I’m currently working on the Biomedical Sciences Partnership Building in downtown Phoenix. I’ve had the good fortune to be able to work on this campus for the last five years. The project is a 10-story research/administrative labs, roughly 245,000-square-foot cast-in-place concrete structure. The copper façade matches the previously completed phases. It’s a must-see project in the downtown area.
What do you like to do when you’re away from work?
The family and I enjoy travelling; we try to take a significant trip each year. We also enjoy spending time at the kids’ sporting events. My son plays competitive basketball and my daughter is in competitive cheer and volleyball. We also enjoy camping up north as well as at the sand dunes in California.
What’s the best advice you’ve been given?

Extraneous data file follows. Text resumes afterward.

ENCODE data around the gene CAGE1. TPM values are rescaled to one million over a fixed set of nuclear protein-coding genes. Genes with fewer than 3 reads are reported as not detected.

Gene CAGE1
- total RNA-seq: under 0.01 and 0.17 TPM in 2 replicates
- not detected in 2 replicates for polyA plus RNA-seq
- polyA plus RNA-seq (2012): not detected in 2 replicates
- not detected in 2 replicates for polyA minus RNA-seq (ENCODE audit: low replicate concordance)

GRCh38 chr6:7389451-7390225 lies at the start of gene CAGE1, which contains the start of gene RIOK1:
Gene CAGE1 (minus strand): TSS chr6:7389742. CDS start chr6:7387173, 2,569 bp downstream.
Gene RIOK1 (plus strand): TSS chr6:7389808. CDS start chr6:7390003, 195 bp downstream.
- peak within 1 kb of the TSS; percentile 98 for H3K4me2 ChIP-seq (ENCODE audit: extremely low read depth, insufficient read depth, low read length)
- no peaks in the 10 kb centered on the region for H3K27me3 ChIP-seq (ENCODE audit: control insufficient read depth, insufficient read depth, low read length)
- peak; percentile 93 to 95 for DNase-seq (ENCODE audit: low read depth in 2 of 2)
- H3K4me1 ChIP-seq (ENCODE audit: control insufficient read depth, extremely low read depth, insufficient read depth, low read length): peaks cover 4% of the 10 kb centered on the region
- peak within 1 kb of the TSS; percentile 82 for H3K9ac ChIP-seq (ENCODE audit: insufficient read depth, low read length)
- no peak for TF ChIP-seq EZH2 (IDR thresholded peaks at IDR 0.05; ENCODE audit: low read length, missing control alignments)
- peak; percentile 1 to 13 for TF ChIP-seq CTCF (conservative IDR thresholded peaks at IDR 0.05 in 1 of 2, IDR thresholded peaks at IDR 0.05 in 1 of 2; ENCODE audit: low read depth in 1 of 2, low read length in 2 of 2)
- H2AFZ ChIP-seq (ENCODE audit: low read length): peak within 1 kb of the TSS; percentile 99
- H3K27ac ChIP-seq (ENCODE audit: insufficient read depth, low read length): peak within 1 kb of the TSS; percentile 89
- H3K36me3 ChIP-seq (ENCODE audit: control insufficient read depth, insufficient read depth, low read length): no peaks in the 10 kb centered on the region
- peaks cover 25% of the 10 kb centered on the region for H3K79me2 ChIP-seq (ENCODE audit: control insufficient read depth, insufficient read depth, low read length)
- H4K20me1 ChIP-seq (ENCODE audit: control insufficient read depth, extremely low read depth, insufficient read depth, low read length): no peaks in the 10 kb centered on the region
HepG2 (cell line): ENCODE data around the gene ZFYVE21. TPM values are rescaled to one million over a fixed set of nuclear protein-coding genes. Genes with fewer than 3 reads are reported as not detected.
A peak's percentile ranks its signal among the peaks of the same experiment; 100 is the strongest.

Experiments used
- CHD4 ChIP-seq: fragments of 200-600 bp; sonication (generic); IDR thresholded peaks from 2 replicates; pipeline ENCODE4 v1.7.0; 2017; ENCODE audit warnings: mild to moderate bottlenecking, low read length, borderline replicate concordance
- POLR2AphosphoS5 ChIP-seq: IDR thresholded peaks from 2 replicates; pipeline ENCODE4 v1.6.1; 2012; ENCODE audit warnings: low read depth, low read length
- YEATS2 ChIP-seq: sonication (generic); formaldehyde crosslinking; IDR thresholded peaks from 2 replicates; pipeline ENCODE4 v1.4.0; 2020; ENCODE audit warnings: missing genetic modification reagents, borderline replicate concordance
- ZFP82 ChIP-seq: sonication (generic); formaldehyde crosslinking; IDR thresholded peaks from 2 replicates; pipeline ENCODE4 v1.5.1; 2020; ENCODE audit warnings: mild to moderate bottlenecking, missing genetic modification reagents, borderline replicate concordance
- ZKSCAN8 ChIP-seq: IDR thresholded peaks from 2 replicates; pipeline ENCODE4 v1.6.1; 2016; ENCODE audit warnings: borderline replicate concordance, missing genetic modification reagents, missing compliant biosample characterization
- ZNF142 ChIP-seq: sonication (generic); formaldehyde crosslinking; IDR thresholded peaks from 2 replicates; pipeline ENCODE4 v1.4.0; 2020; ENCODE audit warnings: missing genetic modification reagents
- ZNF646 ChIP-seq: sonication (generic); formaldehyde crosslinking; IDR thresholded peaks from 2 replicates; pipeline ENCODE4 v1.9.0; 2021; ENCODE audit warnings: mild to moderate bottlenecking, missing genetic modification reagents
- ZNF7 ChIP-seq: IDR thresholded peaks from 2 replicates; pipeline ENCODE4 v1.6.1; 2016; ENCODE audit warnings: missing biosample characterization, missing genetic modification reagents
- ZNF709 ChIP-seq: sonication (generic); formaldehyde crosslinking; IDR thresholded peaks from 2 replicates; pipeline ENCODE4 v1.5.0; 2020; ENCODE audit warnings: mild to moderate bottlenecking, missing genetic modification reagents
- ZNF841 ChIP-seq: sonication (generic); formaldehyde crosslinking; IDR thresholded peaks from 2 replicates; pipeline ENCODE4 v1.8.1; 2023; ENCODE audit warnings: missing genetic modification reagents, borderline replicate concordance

Treat people like you want to be treated. As we all know, in this business, the likelihood of dealing with the same person sometime down the road is inevitable. There are many occasions where I see someone years later and they always have something nice to say because even in cases when interactions are not positive, I’ve always treated them with respect.
Two of a kind: the Heath Sciences Education Building (left) and Biomedical Sciences Partnership Building (right) sit side-by-side in Downtown Phoenix.
After almost two years of construction, a brilliant new copper building is welcoming its first occupants in Downtown Phoenix. While the Sundt joint venture has almost a year’s worth of work remaining, the $136 million University of Arizona Biomedical Sciences Partnership Building (BSPB) is starting to fulfill its mission of finding cures and saving lives.